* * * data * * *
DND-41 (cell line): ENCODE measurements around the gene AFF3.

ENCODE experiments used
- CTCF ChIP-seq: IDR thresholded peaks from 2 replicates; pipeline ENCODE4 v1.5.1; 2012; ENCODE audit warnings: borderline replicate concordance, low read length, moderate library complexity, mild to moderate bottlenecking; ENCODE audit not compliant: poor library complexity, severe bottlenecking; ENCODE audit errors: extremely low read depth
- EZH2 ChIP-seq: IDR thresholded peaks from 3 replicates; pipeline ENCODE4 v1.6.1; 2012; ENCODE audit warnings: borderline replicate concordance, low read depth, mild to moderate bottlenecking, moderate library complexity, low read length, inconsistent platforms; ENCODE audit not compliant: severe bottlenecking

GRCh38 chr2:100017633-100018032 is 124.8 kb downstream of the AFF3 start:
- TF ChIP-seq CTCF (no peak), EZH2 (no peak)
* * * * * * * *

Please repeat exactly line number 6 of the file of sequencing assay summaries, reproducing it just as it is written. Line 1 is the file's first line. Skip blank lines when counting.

- TF ChIP-seq CTCF (no peak), EZH2 (no peak)